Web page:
By: Jonathon L. Moreno
“Roll call,” Bragnin said, “All you earthlings in a line-up formation, NOW!”
I only remember pieces of my childhood, and I honestly don’t believe that some of these memories are even mine. I am shocked that this is life, yet it is! I get up every morning, get checked for weapons. A few minutes after weapons check, we get served our breakfast. We then sit, and while we wait, the part of us are trying to get a grip on the idea of working in the mines. For more than a few, this is their first time. Working the mines is a year round project. These aliens want the resources that this planet contains, resources like food, water, fruits, and the animals. They also want the dirt, precious metals, and rock.
My mind is drawn back to when I started to see the truth in this whole picture. “They won!”
“You mean to tell me you ain’t heard?”
“Stop it, stop talking to yourself! Other people might think you’re possessed. Stop jerking. Seriously, you’re acting like a crazy person, the type that are in asylums.”
We didn’t even know they were there, we didn’t see them. That’s the problem! They caught us blind off the dark side of our planet’s moon, just before the sun rose that morning. They slipped in the silence of the night while we were sleeping. Some speculate that they used a biological weapon on us, filling up our atmosphere with a deadly chemical or biological agent.
As we slept, they worked. They pumped their poison into our atmosphere. When we thought they were done (for the first time in the few days since it all started), they lined their spacecraft up around the globe and started to shoot at us with alien artillery we have never seen before. In the wake of their assault on earth, we never really stood a chance. They decimated the population to practically nothing.
This was now their battle, now for us to attain and achieve under the pretense that we were dead or beaten beyond recovery. As they hid from us, waiting to attack, so now it was our turn. The truth of it was that we were still alive! Barely, but still holding on. The biological weapon they used didn’t t kill all of us. It honestly did not! And it only made those who survived stronger. If you were younger than 35, the chemical made you live forever...
Mir sat in thought. “What did he just ask?” It’s all good. He didn’t really care.
“Alright I ain’t asking again,” this giant of a beast said, “Your name. I have to mark it on my list.”
“Miriole Vanlerent, that is if you know how to spell.”
“Shut-up!” Bragnin yelled, “I will deal with you later!”
Mir began to think about his actions, yes he had to admit they were a little rebellious. He felt like their lives were starting to unfold, and that destiny was emerging from the realest ideas of the prophecy.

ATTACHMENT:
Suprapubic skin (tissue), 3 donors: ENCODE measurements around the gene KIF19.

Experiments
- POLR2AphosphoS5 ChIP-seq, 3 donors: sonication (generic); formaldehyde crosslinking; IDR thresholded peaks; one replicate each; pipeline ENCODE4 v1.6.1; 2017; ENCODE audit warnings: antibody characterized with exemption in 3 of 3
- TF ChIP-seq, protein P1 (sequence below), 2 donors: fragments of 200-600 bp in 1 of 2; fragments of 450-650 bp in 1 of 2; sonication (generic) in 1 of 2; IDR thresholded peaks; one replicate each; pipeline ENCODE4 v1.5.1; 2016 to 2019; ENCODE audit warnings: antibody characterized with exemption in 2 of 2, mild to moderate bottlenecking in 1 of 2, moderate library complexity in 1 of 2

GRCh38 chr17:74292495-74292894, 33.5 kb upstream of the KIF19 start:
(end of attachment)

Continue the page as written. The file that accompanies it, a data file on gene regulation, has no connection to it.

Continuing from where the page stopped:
He only vaguely remembered the next few moments. They finally opened the gate for the prisoners to move from one spot in the yard to another. As they were on their way across the central focus of the camp, which they had established along a cliff’s edge, Mir was stopped. Then without hesitation, one of the beasts again asked his name. After giving it, Mir was pointed in another direction, on another path. This one seemed like it never ended. He felt like I didn’t belong there, but kept walking, finally stopping at a place in the path that opened into more paths.
After a beast showed him where to go, he started walking again. As he walked, he noticed that there was a ton of the demon-spawn here, thousands in fact. They seemed to have the idea that war was the answer, yet none of them with the balls to ever prove it in a fair fight.
As he continued to walk, he thought about what Bragnin had said. The thing Bragnin failed to mention was the thousands of the horde that were housed with the prisoners, and less than 1,000 feet of the human’s own living quarters. As Mir walked, taking time to look around, he saw them looming, as if they were hanging in the light left of the day now turning to dark, Beady yellow orbs that stood out in any light, and flesh like lime green, almost a florescent green. All of them sitting, watching, and each one of them he could feel was looking at him. However, he managed to keep on walking the way he had been instructed to do, not detouring to either side of the path. Within the next few hundred feet he was forced to stop. As he stood there and waited, a Horadian guard walked over and asked, “Are you Mir?”
“Then you are to follow me. Stay close, the others don’t like it when strangers are brought to this side of the camp.”
“Nope, I totally get it,” Mir replied, “I didn’t like it when my brother played with my toys as a kid, and he was always able to get under my skin about it.”
“Whatever,” the creature said, pointing me in a specific direction. “Ask for Dropitron!”
As Mir stood there waiting, another alien approached and asked if he was lost. He responded that he was looking for Dropitron. The guard pointed Mir toward the bluffs, toward the area that they said was attacked by humans the night before.
“Make sure to check the parameter,” Dropitron was saying. “We want to think that they can get in, knowing they can’t. This is why we are safe.”
“Right,” one said, “yes, sir!”
“Excuse me,” Mir interrupted, “Are you Dropitron?”
“And if I told you I wasn’t,” Dropitron said. “Not that it would matter, it was only a thought.”
While Mir stood there listening to this baboon of a fool only make an even bigger idiot of himself, he was wondering what all this standing or sitting was actually accomplishing. After a few minutes of mumbling and grunting the creature looked Mir up and down and said, “Well who’s asking? And also, if you must know, yes I am Dropitron.”
“They call me Miriole,” he started, “Mir for short. Regardless I was sent to talk to you.”
“Yes I know. Let’s not make this any worse than it needs to be, can you step into this cage?” That had started to be lowered in front of them, then he continued, “I’m sorry it’s how it needs to be.”
“Why?” Mir asked, as he was stepping into this cage, then slowly it started to lift to be suspended above the ground.